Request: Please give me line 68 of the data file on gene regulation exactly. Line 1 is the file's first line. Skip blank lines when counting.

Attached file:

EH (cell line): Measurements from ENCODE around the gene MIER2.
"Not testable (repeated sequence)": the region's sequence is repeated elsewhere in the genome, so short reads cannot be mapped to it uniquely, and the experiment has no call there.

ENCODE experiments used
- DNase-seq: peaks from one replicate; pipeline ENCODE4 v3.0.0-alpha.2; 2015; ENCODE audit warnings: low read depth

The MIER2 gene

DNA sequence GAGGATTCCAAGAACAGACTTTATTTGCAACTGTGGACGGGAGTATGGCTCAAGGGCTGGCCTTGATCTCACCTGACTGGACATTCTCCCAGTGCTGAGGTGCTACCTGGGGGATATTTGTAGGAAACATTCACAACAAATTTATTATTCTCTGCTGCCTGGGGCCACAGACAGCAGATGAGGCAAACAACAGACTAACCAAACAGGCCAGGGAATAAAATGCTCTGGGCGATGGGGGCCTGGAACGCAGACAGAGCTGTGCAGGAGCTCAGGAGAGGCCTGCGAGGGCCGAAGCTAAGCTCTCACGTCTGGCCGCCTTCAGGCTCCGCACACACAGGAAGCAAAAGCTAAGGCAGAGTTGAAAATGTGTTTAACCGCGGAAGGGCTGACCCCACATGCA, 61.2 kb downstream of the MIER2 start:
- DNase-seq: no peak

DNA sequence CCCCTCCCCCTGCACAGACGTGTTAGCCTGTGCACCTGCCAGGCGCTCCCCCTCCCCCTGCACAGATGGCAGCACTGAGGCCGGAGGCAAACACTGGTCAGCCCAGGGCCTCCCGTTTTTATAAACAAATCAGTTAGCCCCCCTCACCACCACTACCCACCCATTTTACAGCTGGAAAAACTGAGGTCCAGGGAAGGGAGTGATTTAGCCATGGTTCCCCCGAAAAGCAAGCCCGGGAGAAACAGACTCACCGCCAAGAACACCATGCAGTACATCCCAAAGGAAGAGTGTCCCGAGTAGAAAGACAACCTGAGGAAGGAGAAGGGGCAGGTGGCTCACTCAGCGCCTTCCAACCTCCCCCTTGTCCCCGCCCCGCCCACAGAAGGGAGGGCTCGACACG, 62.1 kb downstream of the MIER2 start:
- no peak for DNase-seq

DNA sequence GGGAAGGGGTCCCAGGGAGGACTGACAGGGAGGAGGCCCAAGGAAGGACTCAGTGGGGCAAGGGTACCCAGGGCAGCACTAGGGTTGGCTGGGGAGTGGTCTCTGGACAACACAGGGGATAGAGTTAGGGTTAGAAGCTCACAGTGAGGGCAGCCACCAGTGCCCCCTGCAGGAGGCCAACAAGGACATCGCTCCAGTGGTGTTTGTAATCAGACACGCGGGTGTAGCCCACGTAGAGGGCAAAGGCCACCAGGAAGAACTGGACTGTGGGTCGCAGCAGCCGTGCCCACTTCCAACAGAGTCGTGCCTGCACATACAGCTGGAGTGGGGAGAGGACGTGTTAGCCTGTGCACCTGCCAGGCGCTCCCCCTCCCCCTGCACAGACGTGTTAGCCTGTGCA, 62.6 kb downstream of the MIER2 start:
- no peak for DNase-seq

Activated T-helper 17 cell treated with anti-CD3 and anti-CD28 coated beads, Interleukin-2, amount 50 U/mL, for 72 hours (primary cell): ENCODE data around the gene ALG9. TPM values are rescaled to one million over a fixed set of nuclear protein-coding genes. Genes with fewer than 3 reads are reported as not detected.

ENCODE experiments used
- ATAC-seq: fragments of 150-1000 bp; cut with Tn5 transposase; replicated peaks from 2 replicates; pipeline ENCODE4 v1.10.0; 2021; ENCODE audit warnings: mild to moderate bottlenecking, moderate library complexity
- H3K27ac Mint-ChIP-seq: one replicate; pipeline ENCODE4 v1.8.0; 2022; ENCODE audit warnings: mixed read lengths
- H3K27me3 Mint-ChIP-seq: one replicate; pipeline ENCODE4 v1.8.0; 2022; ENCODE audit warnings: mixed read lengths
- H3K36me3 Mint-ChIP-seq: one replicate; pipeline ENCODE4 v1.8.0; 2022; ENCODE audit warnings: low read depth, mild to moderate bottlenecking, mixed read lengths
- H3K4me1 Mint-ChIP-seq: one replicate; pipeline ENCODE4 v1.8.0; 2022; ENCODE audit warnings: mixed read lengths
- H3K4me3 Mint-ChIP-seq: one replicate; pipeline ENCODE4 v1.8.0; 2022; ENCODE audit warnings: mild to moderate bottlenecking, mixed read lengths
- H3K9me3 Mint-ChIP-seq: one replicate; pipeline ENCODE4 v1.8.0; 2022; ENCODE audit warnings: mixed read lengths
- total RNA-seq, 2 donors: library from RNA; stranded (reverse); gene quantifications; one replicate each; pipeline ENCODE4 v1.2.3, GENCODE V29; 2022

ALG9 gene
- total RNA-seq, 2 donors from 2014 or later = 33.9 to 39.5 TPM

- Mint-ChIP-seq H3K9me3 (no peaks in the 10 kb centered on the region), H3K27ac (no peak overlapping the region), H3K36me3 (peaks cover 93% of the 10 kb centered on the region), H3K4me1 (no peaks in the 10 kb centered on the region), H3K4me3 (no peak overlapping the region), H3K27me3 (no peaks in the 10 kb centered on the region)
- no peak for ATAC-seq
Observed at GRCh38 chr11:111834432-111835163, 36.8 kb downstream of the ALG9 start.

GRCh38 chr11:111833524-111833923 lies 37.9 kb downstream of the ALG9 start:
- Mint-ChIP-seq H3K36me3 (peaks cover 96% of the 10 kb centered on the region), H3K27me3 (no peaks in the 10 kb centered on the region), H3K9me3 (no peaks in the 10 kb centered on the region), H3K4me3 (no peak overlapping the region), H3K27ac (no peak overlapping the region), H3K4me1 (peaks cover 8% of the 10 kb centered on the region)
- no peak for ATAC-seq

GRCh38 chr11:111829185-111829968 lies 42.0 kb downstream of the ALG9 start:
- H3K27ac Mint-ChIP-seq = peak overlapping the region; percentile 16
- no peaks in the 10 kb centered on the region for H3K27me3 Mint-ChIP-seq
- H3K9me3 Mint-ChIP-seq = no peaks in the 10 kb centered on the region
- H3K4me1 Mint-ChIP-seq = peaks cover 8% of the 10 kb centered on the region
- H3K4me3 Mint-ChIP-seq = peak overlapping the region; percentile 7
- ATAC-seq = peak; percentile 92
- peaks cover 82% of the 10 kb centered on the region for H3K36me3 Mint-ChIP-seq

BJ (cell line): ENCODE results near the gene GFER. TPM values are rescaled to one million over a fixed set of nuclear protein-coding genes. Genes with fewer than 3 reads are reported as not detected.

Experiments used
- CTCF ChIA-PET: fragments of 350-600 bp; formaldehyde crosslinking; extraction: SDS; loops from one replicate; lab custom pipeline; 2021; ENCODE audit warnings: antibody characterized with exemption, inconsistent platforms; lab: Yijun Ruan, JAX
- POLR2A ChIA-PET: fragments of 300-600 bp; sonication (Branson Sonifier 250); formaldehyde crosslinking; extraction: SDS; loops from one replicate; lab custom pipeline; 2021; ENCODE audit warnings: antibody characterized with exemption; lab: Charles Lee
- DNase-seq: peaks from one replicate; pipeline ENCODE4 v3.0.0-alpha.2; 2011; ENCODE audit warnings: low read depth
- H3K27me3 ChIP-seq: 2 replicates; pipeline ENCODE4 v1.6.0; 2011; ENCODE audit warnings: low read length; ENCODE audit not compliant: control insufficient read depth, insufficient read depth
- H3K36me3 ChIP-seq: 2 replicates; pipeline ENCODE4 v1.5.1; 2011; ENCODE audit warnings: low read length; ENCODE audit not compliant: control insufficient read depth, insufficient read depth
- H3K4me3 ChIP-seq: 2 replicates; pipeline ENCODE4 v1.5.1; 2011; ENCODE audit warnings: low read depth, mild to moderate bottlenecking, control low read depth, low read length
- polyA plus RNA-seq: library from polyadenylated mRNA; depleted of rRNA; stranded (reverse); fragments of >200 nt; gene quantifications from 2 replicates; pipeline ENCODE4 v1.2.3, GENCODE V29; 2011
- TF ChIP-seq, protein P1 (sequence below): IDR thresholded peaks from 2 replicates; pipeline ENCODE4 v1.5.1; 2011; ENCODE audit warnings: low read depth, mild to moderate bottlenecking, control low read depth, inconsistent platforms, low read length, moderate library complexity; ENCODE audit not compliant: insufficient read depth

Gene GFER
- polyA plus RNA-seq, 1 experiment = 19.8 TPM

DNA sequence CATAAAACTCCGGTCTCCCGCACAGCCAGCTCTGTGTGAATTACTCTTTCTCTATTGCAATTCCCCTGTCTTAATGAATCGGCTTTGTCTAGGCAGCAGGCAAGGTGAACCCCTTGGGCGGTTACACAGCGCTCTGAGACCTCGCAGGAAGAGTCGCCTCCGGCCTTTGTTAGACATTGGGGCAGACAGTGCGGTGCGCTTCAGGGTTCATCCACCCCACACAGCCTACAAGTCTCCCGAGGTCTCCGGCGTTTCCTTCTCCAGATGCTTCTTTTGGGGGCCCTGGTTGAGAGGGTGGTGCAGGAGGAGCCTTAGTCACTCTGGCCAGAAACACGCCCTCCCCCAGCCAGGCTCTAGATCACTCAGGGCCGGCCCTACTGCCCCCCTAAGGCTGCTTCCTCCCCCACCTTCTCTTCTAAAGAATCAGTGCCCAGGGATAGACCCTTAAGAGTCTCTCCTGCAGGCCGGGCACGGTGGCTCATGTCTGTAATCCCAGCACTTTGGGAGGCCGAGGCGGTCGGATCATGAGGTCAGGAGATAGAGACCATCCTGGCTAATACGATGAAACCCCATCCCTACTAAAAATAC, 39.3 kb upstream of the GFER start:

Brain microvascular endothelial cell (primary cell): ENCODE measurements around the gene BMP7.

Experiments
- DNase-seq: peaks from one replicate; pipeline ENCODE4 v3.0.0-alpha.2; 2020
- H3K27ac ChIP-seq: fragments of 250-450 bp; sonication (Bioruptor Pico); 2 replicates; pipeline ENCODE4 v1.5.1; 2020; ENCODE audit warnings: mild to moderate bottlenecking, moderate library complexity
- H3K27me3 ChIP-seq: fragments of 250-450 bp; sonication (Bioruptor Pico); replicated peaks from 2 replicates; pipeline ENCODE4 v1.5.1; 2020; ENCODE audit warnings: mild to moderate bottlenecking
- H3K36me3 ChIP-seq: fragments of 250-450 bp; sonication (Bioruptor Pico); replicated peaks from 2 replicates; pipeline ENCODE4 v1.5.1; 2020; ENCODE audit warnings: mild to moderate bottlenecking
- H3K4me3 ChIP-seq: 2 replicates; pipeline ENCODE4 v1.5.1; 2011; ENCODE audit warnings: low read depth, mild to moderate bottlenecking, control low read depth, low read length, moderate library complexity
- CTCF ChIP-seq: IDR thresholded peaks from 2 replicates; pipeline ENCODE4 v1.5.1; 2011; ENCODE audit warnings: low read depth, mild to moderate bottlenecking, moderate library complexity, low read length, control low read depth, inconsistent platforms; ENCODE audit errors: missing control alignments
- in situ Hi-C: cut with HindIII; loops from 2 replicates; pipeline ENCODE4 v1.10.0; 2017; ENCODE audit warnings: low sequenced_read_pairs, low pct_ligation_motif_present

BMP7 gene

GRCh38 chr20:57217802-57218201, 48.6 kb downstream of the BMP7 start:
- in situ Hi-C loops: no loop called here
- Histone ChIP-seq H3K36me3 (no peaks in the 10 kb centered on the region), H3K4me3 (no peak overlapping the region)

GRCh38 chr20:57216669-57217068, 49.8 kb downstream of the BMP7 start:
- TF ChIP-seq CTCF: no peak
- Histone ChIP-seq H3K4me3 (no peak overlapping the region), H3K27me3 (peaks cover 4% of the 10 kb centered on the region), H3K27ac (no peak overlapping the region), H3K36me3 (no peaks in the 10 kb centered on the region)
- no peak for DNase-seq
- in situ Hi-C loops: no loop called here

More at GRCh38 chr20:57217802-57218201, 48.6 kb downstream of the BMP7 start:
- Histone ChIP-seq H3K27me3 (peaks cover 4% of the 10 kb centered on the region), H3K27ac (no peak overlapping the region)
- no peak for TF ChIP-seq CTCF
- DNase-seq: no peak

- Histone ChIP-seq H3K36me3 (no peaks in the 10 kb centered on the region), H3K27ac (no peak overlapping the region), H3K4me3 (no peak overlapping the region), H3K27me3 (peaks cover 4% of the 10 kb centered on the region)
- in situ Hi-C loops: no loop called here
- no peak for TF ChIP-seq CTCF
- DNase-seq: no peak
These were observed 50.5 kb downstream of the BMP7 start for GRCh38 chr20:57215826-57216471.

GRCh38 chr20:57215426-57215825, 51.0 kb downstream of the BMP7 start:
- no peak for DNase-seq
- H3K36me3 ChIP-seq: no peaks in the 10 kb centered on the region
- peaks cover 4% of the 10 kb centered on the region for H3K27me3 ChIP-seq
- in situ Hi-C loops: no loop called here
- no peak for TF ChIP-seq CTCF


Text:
- in situ Hi-C loops: no loop called here